, Istanbul, Turkey, Sep 10 – Turkey on Saturday granted permission to the family of jailed Kurdistan Workers Party (PKK) leader Abdullah Ocalan to visit him for the first time in two years, in an apparent bid to counter alarm over his welfare.
Ocalan’s family will be allowed to see him at his high security jail on the prison island of Imrali off Istanbul over the Islamic holiday of Eid al-Adha beginning next week, the state-run Anadolu news agency said.
Turkish media reports said this will be the first family visit Ocalan has been allowed since October 6, 2014. Anadolu said Ocalan would meet with his brother Mehmet.
The permission comes as a group of 50 Kurdish activists, including MPs, are on the sixth day of a hunger strike to protest the lack of news about Ocalan’s welfare.
However the activists in the mainly Kurdish city of Diyarbakir said they would continue their action until the family returns with concrete confirmation that he is alive and well.
– Cut off on island –
Ocalan founded the armed movement to fight for greater rights for Turkey’s Kurds in the 1970s and led a bloody insurrection against the Turkish state that formally began in 1984.
He was captured in 1999 by Turkey’s secret service in Kenya, put on trial and sentenced to death. His sentence was commuted to life imprisonment in 2002 when Turkey abolished the death penalty.
Ocalan held secret talks with top officials that resulted in the PKK declaring a ceasefire in 2013. But this collapsed in 2015 and conflict is again raging in Turkey’s Kurdish-dominated southeast.
Despised by many Turks as a “baby killer” who has presided over a 32-year conflict that has left tens of thousands dead, Ocalan remains an icon for many in the southeast with his face plastered on flags and banners at rallies.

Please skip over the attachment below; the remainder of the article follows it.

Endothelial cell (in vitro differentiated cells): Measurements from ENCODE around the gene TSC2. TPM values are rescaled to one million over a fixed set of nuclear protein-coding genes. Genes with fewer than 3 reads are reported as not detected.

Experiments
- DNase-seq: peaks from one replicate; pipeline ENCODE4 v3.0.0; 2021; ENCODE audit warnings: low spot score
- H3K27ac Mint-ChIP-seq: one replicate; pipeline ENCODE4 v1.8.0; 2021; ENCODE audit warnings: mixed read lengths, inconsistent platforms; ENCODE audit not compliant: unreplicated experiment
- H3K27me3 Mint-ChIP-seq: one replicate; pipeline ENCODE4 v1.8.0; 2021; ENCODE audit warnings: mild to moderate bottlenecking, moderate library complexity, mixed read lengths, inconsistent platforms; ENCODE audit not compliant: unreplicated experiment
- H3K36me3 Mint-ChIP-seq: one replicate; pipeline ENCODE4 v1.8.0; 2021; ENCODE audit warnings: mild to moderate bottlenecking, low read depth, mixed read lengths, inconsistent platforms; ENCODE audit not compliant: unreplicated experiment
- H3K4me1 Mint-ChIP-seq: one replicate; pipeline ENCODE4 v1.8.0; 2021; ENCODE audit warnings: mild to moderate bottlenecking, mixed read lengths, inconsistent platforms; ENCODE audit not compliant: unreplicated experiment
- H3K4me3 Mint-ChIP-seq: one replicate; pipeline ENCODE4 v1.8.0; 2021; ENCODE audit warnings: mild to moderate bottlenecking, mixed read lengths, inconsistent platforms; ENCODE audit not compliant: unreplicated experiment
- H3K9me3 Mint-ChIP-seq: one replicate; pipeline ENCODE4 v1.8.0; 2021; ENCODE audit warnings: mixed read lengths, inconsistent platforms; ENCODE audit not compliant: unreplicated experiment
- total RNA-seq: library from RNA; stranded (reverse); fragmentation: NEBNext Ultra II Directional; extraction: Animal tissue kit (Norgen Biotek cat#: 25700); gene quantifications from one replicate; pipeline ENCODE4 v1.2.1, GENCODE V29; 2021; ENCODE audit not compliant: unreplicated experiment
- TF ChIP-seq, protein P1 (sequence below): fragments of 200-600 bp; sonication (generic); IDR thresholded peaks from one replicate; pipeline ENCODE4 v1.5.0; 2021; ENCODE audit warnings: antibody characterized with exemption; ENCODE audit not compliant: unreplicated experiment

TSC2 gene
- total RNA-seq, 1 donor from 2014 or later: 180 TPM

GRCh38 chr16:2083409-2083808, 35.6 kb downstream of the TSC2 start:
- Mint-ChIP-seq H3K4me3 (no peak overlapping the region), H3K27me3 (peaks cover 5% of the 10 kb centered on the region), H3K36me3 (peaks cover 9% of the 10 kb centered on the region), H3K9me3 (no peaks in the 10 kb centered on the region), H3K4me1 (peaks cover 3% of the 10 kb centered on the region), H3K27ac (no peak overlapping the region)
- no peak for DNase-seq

Ocalan had until then met regularly with a delegation from the pro-Kurdish Peoples’ Democratic Party (HDP). But these trips halted with the renewed violence and the last such visit dates back to April 2015.
The last visit to Ocalan was by a delegation of the Council of Europe’s Committee for the Prevention of Torture (CPT) in April 2016. It said there were just four prisoners held on Imrali, in the Sea of Marmara.
– ‘Nothing changed’ –
The hunger strikers in the mainly Kurdish city of Diyarbakir had said they would continue their strike, despite the landmark news of the family visit.
Nadir Yildirim, HDP MP for Van, said the situation was no different from the first day of the hunger strike on September 5.
“Our hunger strike will continue until an Ocalan family member, lawyer or political committee member goes to Imrali, meets with Ocalan and informs us about his health and security conditions and we learn his health and security is assured,” he said.
Ocalan’s supporters have for months worried about his health, given that the lack of visits meant that he has been cut off from the outside world.
But these concerns amplified in the wake of the failed July 15 coup, amid unconfirmed media suggestions that the plotters wanted to go to Imrali and foment civil unrest by killing Ocalan.
Justice Minister Bekir Bozdag last week dismissed claims over Ocalan’s welfare, accusing the PKK of spreading “false information” for its own ends.
Once seen as the key to ending the conflict between the PKK and Turkey, Ocalan has been sidelined by the lack of visits, with Turkish officials questioning if he retains his previous authority over the group.
The PKK is outlawed as a terror group by Turkey, the United States and European Union.